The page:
3.4. Statistical Analysis

We used the Shapiro-Wilk test, repeated measures analysis of variance, Bonferroni’s post hoc test, and dependent t-test. All statistical analyses were performed using SPSS version 17 software. The level of statistical significance was adjusted to P ≤ 0.05. Kolmogorov-Smirnov test was used to assess the normality of the data. Given that the data had a normal distribution, repeated measures analysis of variance was used to compare the levels of variables. When the ANOVA test showed a significant difference, Bonferroni’s post hoc test was used. The mean and standard deviations were also used as descriptive statistics. The comparison of maximum heart rate, exercise intensity, and plasma volume between morning and evening was performed using a dependent t-test.

4. Results

There was a significant difference between the mean heart rate of subjects during activity in the morning (169 ± 27.7) and evening (177.63 ± 8.65) (P = 0.006). The percentage of plasma volume change was %6.6 ± 15.3 in the morning and %11.51 ± 16.6 in the evening, representing a significant difference (P = 0.005) (Figure 1). The mean and standard deviations of the statistical analysis of plt indices are presented in Table 2. The findings show that plt count increased significantly only in the morning (P = 0.03). There was no difference between pre-test (P = 0.12) and post-test (P = 0.99) in the morning and evening.

Figure 1. Plasma volume changes after intense periodic activity in the morning and evening
Table 2. Changes in Platelets and Platelet Variables in the Morning and Eveninga
VariablePractice TimePre-TestPost-TestPbPcPd
Platelets, 103/µLMorning220.72 ± 51.24242.41 ± 48.870.03e0.121
Evening237.72 ± 51.81252.60 ± 61.330.35
MPV, fLMorning10.12 ± 0.810.29 ± 0.830.290.003e0.004e
Evening9.77 ± 0.8410.12 ± 0.880.001e
P-LCR, %Morning26.4 ± 6.4825.99 ± 6.610.006e0.001e
Evening23.84 ± 6.6323.52 ± 6.121
PDW, fLMorning12.94 ± 1.8313.24 ± 1.7110.03e0.32
Evening12.30 ± 1.7312.99 ± 1.610.08

Abbreviations: MPV, mean platelet volume; P-LCR, platelet larger cell ratio; PDW, platelet distribution width PLT, platelets.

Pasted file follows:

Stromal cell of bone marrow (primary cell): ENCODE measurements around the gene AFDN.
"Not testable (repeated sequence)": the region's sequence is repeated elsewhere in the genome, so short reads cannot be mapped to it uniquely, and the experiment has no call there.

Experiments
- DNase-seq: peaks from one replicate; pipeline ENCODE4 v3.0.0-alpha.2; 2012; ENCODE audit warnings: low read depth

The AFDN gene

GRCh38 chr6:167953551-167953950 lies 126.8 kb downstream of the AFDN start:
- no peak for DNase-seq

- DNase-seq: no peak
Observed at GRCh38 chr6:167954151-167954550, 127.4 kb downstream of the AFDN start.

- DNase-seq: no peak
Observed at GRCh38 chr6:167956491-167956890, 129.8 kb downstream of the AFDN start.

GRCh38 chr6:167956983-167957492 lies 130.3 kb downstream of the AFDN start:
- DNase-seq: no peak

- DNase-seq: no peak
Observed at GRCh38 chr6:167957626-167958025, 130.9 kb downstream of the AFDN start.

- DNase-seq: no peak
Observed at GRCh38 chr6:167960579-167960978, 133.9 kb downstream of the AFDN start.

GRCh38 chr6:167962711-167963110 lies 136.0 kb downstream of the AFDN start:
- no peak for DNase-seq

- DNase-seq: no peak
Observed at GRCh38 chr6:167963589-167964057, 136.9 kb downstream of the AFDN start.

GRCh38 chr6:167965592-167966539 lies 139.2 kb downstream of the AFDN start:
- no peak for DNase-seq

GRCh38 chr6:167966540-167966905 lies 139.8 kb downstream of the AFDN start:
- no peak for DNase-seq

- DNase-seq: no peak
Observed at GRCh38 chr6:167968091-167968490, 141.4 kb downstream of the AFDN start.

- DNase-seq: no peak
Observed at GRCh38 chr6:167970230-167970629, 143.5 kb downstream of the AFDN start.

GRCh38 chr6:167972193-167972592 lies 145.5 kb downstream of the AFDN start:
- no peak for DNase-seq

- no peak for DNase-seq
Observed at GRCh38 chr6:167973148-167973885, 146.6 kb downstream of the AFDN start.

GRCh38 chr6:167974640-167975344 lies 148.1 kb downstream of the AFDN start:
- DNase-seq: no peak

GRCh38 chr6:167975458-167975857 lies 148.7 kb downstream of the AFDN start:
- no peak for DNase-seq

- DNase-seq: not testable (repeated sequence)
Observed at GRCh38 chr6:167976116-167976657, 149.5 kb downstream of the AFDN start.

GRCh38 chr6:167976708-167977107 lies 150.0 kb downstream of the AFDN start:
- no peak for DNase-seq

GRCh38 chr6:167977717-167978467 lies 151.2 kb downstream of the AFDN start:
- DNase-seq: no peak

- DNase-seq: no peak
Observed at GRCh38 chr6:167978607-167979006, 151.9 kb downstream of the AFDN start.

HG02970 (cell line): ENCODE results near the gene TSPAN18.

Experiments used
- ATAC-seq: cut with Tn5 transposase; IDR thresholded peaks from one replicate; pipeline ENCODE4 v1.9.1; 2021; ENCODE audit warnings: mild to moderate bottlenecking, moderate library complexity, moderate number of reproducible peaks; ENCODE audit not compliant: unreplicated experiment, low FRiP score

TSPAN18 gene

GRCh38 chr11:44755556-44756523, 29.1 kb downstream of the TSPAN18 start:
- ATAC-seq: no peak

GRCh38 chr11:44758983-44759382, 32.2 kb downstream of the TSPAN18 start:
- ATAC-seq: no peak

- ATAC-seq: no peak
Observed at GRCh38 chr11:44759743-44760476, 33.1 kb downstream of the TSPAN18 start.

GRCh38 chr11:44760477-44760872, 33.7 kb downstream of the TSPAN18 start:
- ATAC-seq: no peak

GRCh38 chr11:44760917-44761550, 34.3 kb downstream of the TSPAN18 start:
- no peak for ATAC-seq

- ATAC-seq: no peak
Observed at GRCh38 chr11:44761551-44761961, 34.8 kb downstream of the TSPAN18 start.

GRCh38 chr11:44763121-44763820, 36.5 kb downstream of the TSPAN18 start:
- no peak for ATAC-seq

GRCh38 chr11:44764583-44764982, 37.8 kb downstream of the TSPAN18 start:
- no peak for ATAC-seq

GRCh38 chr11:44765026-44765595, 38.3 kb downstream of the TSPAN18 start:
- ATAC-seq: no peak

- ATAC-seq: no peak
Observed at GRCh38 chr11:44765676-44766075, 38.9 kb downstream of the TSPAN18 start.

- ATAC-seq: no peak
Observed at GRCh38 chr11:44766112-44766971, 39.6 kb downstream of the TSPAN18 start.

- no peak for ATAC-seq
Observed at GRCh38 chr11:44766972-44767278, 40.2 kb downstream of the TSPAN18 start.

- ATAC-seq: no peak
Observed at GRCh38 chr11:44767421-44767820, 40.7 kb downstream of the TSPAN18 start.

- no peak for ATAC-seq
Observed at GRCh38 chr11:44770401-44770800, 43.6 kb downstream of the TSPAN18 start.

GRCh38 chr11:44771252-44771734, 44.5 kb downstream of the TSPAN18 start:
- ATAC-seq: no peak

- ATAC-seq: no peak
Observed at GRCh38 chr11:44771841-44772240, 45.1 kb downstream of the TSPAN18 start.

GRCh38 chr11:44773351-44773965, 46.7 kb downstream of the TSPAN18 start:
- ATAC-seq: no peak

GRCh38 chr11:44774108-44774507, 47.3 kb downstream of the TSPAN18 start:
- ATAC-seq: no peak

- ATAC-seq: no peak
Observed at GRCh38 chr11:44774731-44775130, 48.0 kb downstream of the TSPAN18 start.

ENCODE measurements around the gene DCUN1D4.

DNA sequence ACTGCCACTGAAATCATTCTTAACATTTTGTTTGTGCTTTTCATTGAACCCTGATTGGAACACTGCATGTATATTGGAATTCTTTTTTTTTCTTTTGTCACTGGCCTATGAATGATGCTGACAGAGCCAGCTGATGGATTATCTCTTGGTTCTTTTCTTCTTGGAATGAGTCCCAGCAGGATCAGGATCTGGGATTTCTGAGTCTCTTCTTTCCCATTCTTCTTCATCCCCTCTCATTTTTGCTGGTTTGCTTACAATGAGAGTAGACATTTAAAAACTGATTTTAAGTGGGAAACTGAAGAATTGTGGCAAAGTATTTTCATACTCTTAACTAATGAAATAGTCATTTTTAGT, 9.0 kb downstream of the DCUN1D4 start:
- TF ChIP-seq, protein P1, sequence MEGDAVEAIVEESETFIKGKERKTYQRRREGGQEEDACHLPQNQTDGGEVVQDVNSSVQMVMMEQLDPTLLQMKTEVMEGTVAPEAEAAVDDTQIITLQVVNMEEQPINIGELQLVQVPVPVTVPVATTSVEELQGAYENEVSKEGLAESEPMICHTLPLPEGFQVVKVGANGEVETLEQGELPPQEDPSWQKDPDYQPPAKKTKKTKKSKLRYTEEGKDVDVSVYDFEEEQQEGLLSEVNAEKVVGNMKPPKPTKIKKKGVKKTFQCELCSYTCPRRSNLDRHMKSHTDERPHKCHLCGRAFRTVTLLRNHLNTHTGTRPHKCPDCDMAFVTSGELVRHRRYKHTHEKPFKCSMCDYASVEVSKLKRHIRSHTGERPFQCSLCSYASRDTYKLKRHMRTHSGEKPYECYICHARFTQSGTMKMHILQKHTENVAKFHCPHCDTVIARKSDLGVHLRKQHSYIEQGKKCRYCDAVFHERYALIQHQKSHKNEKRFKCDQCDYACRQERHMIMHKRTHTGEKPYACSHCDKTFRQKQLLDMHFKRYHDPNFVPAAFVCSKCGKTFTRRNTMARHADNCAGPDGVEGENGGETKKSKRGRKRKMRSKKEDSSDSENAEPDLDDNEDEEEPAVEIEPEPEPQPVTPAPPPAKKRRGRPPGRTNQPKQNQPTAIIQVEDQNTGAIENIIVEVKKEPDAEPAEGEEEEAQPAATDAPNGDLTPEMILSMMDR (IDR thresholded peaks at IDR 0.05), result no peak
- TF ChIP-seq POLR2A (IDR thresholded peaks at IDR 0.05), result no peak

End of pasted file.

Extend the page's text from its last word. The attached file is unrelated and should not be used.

aValues are expressed as mean ± SD.

bDenotes a comparison of Pre-test and post-test in each activity.

cDenotes a comparison of pre-tests in the morning and evening.

dDenotes a comparison of post-tests in the morning and evening.

eDenotes the significance value (P < 0.05).

The mean plt volume increased significantly after exercise in the evening (P = 0.001). Besides, there was a significant difference between pre-test (P = 0.003) and post-test (P = 0.004) in the morning and evening. Moreover, P-LCR changes were not significant after morning and evening activity (P = 0.99). However, P-LCR values in the pre-test (P = 0.006) and post-test (P = 0.001) were significantly higher in the morning than in the evening. Furthermore, pre-test plt distribution was significantly higher in the morning than in the evening (P = 0.03). No difference was found between the other stages of plt distribution.

5. Discussion

The results of this study showed that the increase in the number of plts after periodic high-intensity activity was significant only in the morning, and the increase in MPV was significant only in the evening relative to the pre-test. It was also observed that MPV and P-LCR significantly increased in the pre-test and post-test in the morning, while plt distribution was only greater in the morning.